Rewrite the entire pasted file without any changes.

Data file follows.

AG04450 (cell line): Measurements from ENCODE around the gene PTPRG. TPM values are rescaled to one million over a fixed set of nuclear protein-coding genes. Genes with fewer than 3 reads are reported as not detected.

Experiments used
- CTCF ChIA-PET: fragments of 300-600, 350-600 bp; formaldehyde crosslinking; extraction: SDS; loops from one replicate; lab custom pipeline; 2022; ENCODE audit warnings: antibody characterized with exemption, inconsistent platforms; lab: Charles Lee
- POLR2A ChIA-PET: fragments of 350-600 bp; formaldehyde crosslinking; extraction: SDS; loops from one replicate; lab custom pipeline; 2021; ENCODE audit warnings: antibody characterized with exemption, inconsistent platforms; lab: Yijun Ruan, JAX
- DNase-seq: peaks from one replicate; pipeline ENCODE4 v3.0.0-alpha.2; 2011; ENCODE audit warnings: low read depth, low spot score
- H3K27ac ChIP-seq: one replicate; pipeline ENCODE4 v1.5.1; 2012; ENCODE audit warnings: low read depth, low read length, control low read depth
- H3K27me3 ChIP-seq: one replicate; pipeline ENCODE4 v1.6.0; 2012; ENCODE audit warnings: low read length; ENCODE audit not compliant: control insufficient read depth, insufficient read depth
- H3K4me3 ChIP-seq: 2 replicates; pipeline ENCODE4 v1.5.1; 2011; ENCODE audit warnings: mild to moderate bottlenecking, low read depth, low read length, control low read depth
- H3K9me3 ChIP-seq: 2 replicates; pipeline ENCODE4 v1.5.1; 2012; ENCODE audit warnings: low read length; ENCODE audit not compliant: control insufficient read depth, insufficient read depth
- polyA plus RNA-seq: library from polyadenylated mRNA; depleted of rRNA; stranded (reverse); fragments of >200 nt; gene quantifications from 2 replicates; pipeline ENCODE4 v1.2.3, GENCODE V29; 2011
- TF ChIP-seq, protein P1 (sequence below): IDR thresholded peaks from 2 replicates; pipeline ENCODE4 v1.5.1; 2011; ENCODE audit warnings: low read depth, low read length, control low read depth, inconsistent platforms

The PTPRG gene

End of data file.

AG04450 (cell line): Measurements from ENCODE around the gene PTPRG. TPM values are rescaled to one million over a fixed set of nuclear protein-coding genes. Genes with fewer than 3 reads are reported as not detected.

Experiments used
- CTCF ChIA-PET: fragments of 300-600, 350-600 bp; formaldehyde crosslinking; extraction: SDS; loops from one replicate; lab custom pipeline; 2022; ENCODE audit warnings: antibody characterized with exemption, inconsistent platforms; lab: Charles Lee
- POLR2A ChIA-PET: fragments of 350-600 bp; formaldehyde crosslinking; extraction: SDS; loops from one replicate; lab custom pipeline; 2021; ENCODE audit warnings: antibody characterized with exemption, inconsistent platforms; lab: Yijun Ruan, JAX
- DNase-seq: peaks from one replicate; pipeline ENCODE4 v3.0.0-alpha.2; 2011; ENCODE audit warnings: low read depth, low spot score
- H3K27ac ChIP-seq: one replicate; pipeline ENCODE4 v1.5.1; 2012; ENCODE audit warnings: low read depth, low read length, control low read depth
- H3K27me3 ChIP-seq: one replicate; pipeline ENCODE4 v1.6.0; 2012; ENCODE audit warnings: low read length; ENCODE audit not compliant: control insufficient read depth, insufficient read depth
- H3K4me3 ChIP-seq: 2 replicates; pipeline ENCODE4 v1.5.1; 2011; ENCODE audit warnings: mild to moderate bottlenecking, low read depth, low read length, control low read depth
- H3K9me3 ChIP-seq: 2 replicates; pipeline ENCODE4 v1.5.1; 2012; ENCODE audit warnings: low read length; ENCODE audit not compliant: control insufficient read depth, insufficient read depth
- polyA plus RNA-seq: library from polyadenylated mRNA; depleted of rRNA; stranded (reverse); fragments of >200 nt; gene quantifications from 2 replicates; pipeline ENCODE4 v1.2.3, GENCODE V29; 2011
- TF ChIP-seq, protein P1 (sequence below): IDR thresholded peaks from 2 replicates; pipeline ENCODE4 v1.5.1; 2011; ENCODE audit warnings: low read depth, low read length, control low read depth, inconsistent platforms

The PTPRG gene